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Check this out at Amazon.com

Posted: July 16, 2017 in Uncategorized

Not Only the Dead https://www.amazon.com/dp/B01DSIBMJ8/ref=cm_sw_r_other_apa_EuYAzbDSFPJC4

Hey all,

Not Only the Dead is free for today only!

Please like, share, and recommend!

New content coming VERY soon.

Thanks for everything,

Jim

FREE EBOOK PROMOTION VALID April 23rd and 24th ONLY!

 

 

Enjoy—Jim

 

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And now a little about World Book Day, just because:

For those of you out there that don’t know, April 23rd is World Book Day. The quasi-holiday was created by the United Nations as an educational promotion of reading and general literacy.

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The date of April 23rd was chosen as a shout out to William Shakespeare, the bard was born on the date in 1564 and died on it in 1616. And as if this wasn’t enough, Miguel de Cervantes, the author of the legendary, Don Quixote died on almost EXACTLY the same day as Shakespeare! Cervantes died late in the day of April 22nd 1616 and was buried on the 23rd.

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As many of you know, Whispers of the Wakinyan is now live in the kindle store as well as in print on amazon.com.

BOOKS AVAILABLE HERE

Many exciting things have happened in the 48 hours or so since the book was released. Book sales are off to a great start in both formats and Whispers of the Wakinyan has also been downloaded several times through the Kindle Direct program, that allows members of Amazon Prime to download thousands of titles free to their kindle or ereader.

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It may seem somewhat strange for free copies of a work to be welcomed, but the download and consumption of free copies helps to both boost the ‘title rank’ in Amazon analytics and also qualifies the book to receive royalties from the Kindle Select Fund, which is distributed to all participating titles according to the number of pages read by subscribers.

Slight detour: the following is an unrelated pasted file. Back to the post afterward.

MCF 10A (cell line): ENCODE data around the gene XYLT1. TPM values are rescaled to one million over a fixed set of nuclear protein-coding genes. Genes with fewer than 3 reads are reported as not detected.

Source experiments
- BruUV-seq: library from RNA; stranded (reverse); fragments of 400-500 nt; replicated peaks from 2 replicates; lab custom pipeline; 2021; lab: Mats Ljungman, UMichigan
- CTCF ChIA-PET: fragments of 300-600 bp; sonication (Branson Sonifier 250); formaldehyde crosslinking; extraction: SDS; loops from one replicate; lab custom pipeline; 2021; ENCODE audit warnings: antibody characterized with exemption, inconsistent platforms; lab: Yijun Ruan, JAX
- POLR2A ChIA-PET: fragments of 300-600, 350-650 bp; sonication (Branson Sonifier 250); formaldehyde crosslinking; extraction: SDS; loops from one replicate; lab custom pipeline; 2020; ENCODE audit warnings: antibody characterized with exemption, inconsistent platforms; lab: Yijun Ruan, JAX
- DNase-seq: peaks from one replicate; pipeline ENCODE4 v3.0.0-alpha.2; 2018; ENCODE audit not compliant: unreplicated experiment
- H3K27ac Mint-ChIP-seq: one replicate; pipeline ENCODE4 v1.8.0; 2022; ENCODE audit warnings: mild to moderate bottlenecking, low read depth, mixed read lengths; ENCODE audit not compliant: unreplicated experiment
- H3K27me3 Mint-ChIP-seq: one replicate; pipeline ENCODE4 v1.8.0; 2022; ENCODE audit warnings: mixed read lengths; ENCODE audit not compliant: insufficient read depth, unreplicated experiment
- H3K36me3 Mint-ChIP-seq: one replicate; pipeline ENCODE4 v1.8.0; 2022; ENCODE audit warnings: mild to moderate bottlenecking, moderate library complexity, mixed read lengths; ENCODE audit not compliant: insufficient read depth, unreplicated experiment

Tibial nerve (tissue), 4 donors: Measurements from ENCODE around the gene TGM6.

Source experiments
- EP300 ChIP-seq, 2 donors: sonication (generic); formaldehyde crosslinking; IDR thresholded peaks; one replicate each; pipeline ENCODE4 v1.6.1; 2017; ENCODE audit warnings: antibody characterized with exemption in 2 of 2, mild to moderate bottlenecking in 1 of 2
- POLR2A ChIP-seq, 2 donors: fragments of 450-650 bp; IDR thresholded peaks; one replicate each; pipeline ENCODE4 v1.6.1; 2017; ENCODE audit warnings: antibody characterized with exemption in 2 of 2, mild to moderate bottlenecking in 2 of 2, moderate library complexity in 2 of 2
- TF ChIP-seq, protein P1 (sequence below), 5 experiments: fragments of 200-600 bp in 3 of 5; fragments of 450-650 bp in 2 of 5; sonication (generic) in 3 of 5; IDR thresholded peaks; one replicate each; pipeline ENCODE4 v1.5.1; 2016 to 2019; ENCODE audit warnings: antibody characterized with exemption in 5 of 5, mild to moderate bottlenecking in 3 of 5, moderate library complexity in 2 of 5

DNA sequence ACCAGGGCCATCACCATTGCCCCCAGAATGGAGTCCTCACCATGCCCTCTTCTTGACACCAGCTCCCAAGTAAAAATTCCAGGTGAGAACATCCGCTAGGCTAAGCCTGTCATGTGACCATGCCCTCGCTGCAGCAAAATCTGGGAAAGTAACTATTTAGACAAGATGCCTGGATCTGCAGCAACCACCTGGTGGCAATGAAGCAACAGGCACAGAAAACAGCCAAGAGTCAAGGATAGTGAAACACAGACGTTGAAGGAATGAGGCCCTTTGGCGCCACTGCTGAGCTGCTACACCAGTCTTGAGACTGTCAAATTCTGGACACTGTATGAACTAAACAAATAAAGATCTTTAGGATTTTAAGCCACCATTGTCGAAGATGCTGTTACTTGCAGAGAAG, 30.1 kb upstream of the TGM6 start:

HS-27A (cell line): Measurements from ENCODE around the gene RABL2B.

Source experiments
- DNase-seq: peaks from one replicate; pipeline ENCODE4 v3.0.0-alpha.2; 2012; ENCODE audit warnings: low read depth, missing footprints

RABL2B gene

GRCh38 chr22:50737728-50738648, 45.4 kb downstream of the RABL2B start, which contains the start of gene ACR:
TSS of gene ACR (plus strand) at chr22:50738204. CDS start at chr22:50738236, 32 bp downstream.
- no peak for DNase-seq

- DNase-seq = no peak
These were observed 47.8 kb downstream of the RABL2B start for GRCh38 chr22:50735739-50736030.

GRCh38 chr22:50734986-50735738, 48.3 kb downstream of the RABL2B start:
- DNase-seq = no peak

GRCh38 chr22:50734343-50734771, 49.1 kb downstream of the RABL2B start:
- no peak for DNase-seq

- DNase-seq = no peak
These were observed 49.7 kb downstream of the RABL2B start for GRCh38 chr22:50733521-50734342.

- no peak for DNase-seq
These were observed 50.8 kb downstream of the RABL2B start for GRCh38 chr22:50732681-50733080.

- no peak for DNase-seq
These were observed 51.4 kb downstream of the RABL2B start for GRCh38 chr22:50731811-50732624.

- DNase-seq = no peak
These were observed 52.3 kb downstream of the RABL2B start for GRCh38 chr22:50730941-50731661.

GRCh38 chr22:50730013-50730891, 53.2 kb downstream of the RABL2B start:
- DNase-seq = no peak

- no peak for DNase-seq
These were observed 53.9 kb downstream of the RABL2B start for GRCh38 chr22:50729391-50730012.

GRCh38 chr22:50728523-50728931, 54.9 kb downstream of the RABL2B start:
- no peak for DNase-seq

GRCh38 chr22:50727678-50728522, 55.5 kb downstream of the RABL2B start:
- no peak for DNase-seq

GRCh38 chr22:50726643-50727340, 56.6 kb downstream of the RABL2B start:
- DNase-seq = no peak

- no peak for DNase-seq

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Also, I have been invited to enter Whispers of the Wakinyan in an Amazon UK contest that is open to new book listings. With this being said, please remember to read and review to help take Whispers of the Wakinyan to the top of the rankings! Prizes include exclusive publishing opportunities and a higher rate of exposure.

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Hey everyone,

I will post something longer this evening, but I wanted to let everyone know that my novel, Whispers of the Wakinyan  is now available in both kindle and print formats! 

Get your copy today and dive into the world of Joey Gordon and his family as they struggle to stand against dark Native American spirit gods!

https://www.amazon.com/gp/aw/d/1544683901/ref=mp_s_a_1_4?ie=UTF8&qid=1491593793&sr=8-4&pi=AC_SX236_SY340_FMwebp_QL65&keywords=jim+t+gammill&dpPl=1&dpID=51im8hZXrmL&ref=plSrch